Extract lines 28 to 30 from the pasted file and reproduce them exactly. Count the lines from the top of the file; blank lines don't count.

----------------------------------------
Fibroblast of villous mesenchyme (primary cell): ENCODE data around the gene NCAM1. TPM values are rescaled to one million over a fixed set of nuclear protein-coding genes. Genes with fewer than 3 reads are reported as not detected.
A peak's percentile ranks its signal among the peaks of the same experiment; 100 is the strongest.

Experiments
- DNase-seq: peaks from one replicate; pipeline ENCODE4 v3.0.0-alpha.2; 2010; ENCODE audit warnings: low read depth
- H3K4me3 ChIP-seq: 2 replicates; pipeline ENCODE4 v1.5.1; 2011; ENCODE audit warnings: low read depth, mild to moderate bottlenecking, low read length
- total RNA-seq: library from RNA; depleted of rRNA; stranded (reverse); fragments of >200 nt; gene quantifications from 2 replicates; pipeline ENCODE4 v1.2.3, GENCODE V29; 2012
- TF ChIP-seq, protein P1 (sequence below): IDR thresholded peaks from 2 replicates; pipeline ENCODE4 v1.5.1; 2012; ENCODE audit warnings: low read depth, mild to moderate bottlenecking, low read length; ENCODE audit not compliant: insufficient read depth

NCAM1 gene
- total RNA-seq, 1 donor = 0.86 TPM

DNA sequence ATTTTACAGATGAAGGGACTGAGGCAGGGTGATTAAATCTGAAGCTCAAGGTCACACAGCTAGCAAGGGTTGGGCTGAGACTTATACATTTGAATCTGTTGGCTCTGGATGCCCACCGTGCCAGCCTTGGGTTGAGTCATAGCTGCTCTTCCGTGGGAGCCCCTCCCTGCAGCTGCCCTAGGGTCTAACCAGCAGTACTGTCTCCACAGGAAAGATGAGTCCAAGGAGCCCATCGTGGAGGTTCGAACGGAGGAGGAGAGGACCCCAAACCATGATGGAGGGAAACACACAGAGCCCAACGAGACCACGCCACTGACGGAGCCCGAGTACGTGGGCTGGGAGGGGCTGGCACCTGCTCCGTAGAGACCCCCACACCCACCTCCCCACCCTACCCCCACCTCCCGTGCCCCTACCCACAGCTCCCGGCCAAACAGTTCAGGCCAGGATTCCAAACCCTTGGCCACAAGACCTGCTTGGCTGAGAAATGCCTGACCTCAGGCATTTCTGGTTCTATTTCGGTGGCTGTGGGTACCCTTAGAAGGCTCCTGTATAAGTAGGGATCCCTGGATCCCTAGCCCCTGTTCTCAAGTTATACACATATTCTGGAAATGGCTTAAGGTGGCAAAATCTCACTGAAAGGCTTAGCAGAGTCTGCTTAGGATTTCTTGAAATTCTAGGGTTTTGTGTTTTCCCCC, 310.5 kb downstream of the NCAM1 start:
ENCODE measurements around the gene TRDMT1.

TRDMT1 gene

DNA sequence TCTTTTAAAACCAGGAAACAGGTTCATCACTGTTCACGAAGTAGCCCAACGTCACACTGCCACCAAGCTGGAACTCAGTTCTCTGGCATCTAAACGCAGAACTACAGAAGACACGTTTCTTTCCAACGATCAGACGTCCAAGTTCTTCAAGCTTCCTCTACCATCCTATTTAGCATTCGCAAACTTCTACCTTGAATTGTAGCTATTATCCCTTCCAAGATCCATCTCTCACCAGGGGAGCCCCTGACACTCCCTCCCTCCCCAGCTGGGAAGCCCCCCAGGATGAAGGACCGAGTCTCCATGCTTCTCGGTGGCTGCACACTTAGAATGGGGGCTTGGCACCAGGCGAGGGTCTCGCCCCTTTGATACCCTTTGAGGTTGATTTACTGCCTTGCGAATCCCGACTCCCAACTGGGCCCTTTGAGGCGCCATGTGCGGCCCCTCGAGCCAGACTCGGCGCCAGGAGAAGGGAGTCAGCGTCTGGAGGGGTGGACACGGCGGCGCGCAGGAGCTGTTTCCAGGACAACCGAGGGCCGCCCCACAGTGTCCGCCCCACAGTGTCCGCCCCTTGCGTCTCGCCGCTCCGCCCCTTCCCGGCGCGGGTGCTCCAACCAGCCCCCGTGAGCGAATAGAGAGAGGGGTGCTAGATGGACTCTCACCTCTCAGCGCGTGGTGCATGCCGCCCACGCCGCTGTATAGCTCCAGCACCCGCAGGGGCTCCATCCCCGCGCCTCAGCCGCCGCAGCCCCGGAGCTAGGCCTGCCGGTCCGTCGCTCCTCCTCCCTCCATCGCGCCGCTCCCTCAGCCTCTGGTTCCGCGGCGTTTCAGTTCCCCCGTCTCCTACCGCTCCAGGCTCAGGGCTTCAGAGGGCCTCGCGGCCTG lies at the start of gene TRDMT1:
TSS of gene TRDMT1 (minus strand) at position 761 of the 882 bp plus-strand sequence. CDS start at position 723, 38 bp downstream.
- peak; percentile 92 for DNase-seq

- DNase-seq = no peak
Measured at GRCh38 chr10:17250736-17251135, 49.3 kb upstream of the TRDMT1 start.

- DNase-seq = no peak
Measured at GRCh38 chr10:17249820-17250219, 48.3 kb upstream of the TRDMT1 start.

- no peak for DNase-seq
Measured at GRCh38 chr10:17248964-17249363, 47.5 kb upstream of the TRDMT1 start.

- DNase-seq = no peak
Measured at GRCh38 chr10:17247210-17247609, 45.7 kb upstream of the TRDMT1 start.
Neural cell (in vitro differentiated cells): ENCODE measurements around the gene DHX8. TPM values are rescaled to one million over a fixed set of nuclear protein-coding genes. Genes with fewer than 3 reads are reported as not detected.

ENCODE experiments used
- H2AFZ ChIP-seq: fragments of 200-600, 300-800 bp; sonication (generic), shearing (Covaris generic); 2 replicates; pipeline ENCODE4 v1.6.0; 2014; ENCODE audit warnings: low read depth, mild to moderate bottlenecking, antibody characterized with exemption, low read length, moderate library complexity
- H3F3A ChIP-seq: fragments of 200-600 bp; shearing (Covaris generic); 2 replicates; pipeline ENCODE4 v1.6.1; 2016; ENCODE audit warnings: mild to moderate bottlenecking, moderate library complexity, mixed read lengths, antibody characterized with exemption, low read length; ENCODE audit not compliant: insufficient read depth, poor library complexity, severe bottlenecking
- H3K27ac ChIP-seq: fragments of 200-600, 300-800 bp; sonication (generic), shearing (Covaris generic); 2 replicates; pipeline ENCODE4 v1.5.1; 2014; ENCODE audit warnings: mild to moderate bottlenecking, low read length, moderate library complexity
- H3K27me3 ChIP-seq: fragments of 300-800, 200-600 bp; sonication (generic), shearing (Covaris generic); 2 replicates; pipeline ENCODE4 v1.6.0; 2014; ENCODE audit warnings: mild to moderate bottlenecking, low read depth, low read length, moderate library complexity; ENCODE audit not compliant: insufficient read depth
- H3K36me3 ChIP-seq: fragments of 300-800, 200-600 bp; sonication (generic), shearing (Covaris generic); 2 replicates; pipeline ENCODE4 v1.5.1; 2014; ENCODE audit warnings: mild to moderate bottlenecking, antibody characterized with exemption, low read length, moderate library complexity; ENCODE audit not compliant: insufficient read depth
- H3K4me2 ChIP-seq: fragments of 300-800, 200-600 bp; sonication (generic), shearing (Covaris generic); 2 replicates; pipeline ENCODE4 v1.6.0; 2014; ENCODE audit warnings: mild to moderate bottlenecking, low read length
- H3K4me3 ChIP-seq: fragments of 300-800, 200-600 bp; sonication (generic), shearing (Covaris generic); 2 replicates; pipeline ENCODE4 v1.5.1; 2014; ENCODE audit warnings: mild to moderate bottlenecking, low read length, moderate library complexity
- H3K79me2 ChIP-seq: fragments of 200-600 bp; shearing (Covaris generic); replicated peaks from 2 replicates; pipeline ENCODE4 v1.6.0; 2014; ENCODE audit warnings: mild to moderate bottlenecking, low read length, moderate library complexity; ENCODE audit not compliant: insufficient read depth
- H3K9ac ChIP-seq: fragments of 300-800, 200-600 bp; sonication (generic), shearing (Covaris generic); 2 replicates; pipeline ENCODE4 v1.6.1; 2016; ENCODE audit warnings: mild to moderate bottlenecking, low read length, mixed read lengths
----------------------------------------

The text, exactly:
- H3K27ac ChIP-seq: fragments of 200-600, 300-800 bp; sonication (generic), shearing (Covaris generic); 2 replicates; pipeline ENCODE4 v1.5.1; 2014; ENCODE audit warnings: mild to moderate bottlenecking, low read length, moderate library complexity
- H3K27me3 ChIP-seq: fragments of 300-800, 200-600 bp; sonication (generic), shearing (Covaris generic); 2 replicates; pipeline ENCODE4 v1.6.0; 2014; ENCODE audit warnings: mild to moderate bottlenecking, low read depth, low read length, moderate library complexity; ENCODE audit not compliant: insufficient read depth
- H3K36me3 ChIP-seq: fragments of 300-800, 200-600 bp; sonication (generic), shearing (Covaris generic); 2 replicates; pipeline ENCODE4 v1.5.1; 2014; ENCODE audit warnings: mild to moderate bottlenecking, antibody characterized with exemption, low read length, moderate library complexity; ENCODE audit not compliant: insufficient read depth